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Instead of red-tagging, Duterte Youth could’ve focused on these 6 issues

Just a couple of days after a controversial oath-taking, the Duterte Youth is once again under fire for their first order of business: red-tagging. 

Duterte Youth’s Ducielle Cardema filed yesterday a resolution pushing for an investigation on progressive civic and campus groups. In House Resolution No. 1293, she claimed that the New People’s Army (NPA) is using “non-NPA-named front organizations” to recruit members of the youth and that the said recruitment is meant “to reinforce their ranks for communist terrorist activities.” Cardema however clarified that the investigation is not targeted toward organizations “that are simply opposing or criticizing the government.”

Cardema’s place in the House of Representatives has been questioned by many lawyer groups, particularly on the legitimacy of the partylist. Election lawyer Emil Marañon pointed out in a previous interview that they assumed duties early, violating Article 236 of the Revised Penal Code.

“Ang rule diyan is bago ka mag-assume ng isang public office, you have to take an oath of office first, that your loyalty is to the Constitution, is with the Republic. It is mandatory for a public official to take an oath of office.”

If they truly want to represent the youth, Duterte Youth should use all this time and energy for more pressing matters that are affecting the youth right now. 



A good number of the youth sector are students, and most of them are still struggling with online classes. Some have even dropped out of school completely. Teachers are also bearing the brunt as they’re having just as hard of a time adjusting, some even had to climb up roofs just to conduct their classes and submit requirements.

Advocacies for both academic freeze and safer back-to-school arrangements are still ongoing, even after Education Sec. Leonor Briones previously called critics “opponents,” but we haven’t heard the Duterte Youth speak up on education.

Rather than looking at students and teachers as potentially recruited NPA members, the Duterte Youth could look into possible bills they can craft to make education more accessible. 


Students’ welfare

Several schools had already been red-tagged as part of an alleged plan to oust President Duterte. With the Duterte Youth pushing for a crackdown on campus organizations, this just screams enabling a fascist approach on the matter. 

Just recently, we found out that non-suicide contracts exist. In other schools, academic placing will be the main basis for granting an applicant’s admission. Both issues sparked debates online, putting into question how schools are treating their students at a time like this. 



This goes to both physical and mental health. The youth in particular openly advocate for inclusive spaces and accessible resources for mental health, which is just as crucial right now as maintaining physical health.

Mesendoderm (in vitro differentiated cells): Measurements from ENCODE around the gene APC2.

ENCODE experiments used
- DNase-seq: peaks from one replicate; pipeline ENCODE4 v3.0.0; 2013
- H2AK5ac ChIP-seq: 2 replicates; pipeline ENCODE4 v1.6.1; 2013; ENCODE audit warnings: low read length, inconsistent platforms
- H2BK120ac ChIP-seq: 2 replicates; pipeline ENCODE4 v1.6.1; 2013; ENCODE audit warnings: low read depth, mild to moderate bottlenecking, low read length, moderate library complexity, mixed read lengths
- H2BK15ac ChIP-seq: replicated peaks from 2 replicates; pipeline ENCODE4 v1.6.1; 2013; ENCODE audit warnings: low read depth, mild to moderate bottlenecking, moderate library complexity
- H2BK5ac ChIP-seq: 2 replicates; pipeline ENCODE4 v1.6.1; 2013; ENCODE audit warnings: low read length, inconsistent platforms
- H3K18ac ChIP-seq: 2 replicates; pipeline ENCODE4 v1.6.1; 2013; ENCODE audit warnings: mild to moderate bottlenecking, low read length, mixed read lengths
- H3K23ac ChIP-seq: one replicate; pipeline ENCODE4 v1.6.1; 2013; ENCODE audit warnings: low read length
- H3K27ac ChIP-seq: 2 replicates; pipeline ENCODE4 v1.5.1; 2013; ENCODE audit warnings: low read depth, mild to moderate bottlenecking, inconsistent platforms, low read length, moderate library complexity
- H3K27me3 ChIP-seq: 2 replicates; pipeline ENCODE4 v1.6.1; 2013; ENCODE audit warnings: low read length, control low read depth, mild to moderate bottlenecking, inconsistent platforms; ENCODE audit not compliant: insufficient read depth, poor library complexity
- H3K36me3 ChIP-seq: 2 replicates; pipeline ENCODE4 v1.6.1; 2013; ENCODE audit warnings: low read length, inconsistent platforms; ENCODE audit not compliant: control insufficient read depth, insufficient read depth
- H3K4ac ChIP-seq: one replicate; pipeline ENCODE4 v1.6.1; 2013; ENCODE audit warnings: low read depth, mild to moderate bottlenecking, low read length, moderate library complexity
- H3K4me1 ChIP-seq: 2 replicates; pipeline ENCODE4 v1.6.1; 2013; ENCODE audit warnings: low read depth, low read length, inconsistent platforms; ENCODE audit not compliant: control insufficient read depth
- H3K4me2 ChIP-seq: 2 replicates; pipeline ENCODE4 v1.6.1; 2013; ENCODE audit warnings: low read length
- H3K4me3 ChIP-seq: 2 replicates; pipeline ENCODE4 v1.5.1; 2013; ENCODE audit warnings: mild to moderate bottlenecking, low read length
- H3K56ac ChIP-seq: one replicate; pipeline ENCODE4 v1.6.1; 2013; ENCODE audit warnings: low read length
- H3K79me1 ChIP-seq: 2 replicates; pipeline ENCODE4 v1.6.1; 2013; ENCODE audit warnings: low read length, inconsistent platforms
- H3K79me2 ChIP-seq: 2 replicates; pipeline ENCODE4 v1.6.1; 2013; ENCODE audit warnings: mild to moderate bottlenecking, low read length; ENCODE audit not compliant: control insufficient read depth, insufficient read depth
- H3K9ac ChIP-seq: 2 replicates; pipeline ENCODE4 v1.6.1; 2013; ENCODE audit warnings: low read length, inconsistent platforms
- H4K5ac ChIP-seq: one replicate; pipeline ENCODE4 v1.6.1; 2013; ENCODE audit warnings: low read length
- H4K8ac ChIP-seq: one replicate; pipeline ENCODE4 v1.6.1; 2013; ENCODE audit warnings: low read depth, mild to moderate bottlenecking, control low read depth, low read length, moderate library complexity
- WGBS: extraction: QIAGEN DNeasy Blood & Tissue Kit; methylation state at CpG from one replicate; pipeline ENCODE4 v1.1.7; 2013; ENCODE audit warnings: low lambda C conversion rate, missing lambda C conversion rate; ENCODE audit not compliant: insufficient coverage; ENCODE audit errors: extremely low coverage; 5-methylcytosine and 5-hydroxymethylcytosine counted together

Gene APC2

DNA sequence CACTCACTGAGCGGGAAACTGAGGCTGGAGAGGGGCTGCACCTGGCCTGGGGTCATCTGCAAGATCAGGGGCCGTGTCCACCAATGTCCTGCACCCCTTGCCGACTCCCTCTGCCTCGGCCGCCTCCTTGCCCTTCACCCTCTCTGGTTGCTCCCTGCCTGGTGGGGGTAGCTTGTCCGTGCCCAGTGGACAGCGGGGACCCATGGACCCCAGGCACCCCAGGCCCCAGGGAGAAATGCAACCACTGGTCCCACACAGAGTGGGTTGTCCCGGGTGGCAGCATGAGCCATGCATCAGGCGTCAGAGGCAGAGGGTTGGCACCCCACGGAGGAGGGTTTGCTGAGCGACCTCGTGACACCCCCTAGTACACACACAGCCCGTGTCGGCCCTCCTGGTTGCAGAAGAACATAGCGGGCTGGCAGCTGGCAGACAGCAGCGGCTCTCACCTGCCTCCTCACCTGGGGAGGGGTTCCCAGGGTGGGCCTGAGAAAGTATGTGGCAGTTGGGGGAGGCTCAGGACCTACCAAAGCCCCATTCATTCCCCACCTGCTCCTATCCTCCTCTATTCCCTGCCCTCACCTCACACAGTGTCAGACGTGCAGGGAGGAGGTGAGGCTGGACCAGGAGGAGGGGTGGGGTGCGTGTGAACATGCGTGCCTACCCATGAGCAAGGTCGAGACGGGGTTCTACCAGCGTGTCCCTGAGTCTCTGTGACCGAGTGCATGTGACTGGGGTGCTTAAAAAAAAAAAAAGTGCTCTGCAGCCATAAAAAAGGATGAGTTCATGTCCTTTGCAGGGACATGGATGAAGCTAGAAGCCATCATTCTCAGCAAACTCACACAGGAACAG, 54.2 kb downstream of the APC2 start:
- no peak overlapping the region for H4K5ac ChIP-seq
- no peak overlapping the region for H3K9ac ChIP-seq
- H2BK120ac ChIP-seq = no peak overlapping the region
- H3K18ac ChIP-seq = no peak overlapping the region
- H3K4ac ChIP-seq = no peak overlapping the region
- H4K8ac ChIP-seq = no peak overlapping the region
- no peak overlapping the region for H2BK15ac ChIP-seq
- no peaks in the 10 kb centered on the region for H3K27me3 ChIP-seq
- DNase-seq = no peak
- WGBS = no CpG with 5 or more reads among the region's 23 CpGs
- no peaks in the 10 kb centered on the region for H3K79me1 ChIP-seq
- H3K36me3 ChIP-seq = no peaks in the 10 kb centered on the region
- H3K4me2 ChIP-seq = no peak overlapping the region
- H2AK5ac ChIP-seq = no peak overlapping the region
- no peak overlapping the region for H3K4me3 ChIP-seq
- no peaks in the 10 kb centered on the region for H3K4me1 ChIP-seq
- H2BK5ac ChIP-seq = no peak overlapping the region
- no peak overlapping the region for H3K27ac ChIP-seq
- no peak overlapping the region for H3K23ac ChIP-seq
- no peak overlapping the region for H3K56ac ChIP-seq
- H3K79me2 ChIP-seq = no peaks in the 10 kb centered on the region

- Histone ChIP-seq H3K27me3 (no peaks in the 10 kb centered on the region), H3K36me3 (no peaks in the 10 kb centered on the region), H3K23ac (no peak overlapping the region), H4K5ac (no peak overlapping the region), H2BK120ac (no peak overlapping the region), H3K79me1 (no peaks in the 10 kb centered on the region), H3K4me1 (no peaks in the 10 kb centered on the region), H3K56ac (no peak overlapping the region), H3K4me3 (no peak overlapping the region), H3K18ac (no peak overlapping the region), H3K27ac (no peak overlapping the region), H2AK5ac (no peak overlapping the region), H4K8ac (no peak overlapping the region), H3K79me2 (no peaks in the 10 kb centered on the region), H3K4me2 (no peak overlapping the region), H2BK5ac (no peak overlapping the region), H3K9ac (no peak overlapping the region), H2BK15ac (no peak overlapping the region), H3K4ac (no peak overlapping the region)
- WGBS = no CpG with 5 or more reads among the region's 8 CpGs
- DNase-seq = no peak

Obviously, the government’s mental health response is doing wonders (obviously a joke, although seeing the development of the dolomite saga is hilarious), but it would be really great if people with the power and voice would actually speak up about it.


Pandemic response

Every day, COVID-19 cases continue to increase and we’re getting closer to overtaking larger nations on the top 20 countries with the most cases. Amid an ongoing pandemic, lawmakers have been busy prioritizing other matters: particularly ABS-CBN’s shutdown and the Anti-Terrorism Law

Oh, and has the Duterte Youth acknowledged youth frontliners yet? Ah, no?



Getting a job right now is tough. The unemployment rate in the country has been reaching record-highs for the last several months. While some Gen-Z peeps are getting creative and using unlikely ways to get their resumes noticed, young working adults could really use better employment resources and job opportunities.


Children’s rights 

Just this month, we saw proof of underlying injustices in our justice system with the development of Reina Mae Nasino and Baby River’s story: A baby denied the right to be nurtured by her mother and a mother repeatedly hindered from seeing her deceased child. 

Reina, a 23-year-old mother, qualifies as a youth herself (maybe even more than certain overaged members of the partylist themselves). Reina is a political detainee fighting for basic rights that for some reason the powers that be cannot give her. Whatever someone’s political beliefs may be, this doesn’t make them any less deserving of justice and the Duterte Youth, if they wish to truly represent the youth, should start embodying the values they swore on when they took that oath.


Art by Yel Sayo


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